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Ruby Red Grapefruit & Tangelo Marmalade

I don’t know if you’ve noticed, but ruby red grapefruits must have just come into season, because they are beautiful at the grocery stores around here. I decided I had to make some marmalade with them, as my marmalade supply for my Free Range Friday’s (when I sell my eggs and other things) is almost gone. They also had some lovely tangelos, so I decided to combine the two, more grapefruit and an accent of tangelo.

Now I’ve made marmalade all kinds of different ways, but I’ve decided the best way, although by far the most time-consuming, is to slice the thinly peeled rind, section the fruits, and put all of the leftovers in cheesecloth for the flavor and the natural pectin, but not to be a part of the actual marmalade. Lots of recipes call for chopping the entire citrus — pith, membranes and all, only removing the seeds. I’ve done it like this, and it is certainly easier, but if you don’t eat it when you’re eating the fruit normally, why would you want it in your marmalade?

Wash the fruit carefully.

Section the fruit from the membrane and roughly chop. Save the membrane.

Thinly peel the rind off the fruit and slice thinly. Section the fruit by cutting between the membranes, remove seeds and roughly chop. Save all of the scraps, the white pith under the skin, the membranes holding the sections together, even the seeds. This will be used for the natural pectin in citrus to gel the marmalade.

Fruit, rind, sugar and water is all that goes into marmalade. The ratio is 1:1:1; the weight of the fruit and rind together (in my case I had 3 pounds 4 oz. of rind and fruit), so I added 3 pounds 4 oz. sugar and 3 pounds 4 oz. of water.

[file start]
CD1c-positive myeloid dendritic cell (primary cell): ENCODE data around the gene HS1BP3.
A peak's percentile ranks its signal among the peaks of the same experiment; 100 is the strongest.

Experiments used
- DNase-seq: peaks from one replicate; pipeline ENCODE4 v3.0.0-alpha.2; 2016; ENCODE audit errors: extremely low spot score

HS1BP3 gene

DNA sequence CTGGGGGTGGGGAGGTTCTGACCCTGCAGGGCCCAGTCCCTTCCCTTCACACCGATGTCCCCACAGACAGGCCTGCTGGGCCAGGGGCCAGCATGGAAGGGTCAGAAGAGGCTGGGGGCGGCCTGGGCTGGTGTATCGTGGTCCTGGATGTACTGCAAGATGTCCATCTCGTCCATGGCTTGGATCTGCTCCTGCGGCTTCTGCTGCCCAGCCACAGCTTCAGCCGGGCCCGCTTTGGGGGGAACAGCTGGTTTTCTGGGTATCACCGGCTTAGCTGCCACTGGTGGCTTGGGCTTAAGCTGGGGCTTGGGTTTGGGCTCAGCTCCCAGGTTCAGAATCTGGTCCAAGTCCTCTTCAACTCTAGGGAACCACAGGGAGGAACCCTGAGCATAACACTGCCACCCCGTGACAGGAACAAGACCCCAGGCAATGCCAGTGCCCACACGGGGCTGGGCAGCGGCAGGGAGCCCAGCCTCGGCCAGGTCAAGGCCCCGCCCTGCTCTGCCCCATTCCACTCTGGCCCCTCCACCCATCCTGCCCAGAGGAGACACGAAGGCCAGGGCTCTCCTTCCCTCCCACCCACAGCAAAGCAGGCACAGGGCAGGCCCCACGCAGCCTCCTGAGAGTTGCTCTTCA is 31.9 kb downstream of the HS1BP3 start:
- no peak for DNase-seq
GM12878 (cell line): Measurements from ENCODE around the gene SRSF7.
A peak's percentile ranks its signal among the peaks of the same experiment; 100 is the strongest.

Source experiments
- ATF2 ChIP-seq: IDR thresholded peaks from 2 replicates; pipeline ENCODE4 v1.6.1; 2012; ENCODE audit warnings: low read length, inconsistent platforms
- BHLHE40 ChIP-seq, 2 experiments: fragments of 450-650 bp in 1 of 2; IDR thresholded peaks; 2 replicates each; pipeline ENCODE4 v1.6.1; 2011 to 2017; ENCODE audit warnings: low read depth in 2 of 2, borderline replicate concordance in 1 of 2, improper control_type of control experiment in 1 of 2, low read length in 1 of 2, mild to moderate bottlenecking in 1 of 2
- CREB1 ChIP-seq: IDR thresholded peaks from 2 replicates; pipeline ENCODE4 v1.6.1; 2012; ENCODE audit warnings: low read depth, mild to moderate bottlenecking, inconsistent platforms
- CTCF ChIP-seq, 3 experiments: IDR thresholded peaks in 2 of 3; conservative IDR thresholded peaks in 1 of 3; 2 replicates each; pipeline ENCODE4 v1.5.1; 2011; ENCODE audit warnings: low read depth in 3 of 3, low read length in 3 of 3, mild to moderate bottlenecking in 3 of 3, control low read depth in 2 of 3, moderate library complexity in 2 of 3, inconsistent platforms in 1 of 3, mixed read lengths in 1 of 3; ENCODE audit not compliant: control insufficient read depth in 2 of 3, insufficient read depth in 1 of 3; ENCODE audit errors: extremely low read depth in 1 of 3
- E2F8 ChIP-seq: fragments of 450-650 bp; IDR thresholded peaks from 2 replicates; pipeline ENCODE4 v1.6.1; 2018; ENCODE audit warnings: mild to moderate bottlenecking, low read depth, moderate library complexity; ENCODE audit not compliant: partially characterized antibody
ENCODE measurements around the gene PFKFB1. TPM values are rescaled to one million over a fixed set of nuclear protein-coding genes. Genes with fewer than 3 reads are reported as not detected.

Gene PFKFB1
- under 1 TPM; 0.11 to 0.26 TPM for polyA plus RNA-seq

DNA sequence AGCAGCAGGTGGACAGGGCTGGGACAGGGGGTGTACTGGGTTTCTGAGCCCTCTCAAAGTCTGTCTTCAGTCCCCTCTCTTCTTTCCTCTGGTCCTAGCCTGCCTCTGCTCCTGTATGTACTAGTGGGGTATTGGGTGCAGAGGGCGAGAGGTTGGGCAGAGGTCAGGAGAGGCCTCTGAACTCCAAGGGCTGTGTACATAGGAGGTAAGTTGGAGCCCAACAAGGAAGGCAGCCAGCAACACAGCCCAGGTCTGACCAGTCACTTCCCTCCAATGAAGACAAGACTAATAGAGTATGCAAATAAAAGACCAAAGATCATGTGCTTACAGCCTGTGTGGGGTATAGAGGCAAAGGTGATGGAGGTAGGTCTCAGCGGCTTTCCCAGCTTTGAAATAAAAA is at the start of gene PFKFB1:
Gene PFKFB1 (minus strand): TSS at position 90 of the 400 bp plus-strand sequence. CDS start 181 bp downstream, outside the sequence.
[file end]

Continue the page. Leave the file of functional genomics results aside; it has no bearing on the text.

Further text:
Stir to combine the ingredients and turn the heat on medium.

Put all of the citrus "scraps" into a double layer of cheesecloth. I had so much I laid the cheesecloth into a bowl and then poured the fruit in

Since I had so much, I decided the best way to do this was to roughly sew up the middle section of the pectin bag. To just gather the ends would have had the scraps falling out of the sides.

Twist the ends of the cheesecloth bag tightly and tie a knot on each end with kitchen twine. Trim any excess cheesecloth from the ends past the knot.

Stick the scrap bag into the pot. Try to squeeze it over onto one side and push the fruit away from it as you are inserting it into the pot.

Bring mixture to a strong boil on high heat, with lid off, until the peels are soft and cooked through, about 20-25 minutes..

Turn the flame off under the marmalade, remove the pectin bag, letting it drain as much as possible. Place bag in a large work bowl and allow to cool. Once it's cool enough to handle, lift it above the work bowl and tightly squeeze the bag, starting at the top, allowing the remaining juices and pectic to flow down into the work bowl. Discard the pectin bag when done.

Place the pectin you've gotten from the bag back into the marmalade mixture, return to a medium-high heat and stir often while boiling until it reaches a temperature of 119-220 degrees on a candy thermometer. ladle finished marmalade into clean, sterilized jars, wipe rims clean with a damp cloth, place sterilized lids on, and process in a hot water bath for ten minutes.

3 pounds 4 ounces of rind and fruit, lots of time and effort, and I yielded 8-half pint jars of finished marmalade, But I feel that the flavor of the marmalade made in this traditional fashion, without all of the "extras" in there like pith and membrane, yields a much more traditional and flavorful marmalade.

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Cooking Miscellaneous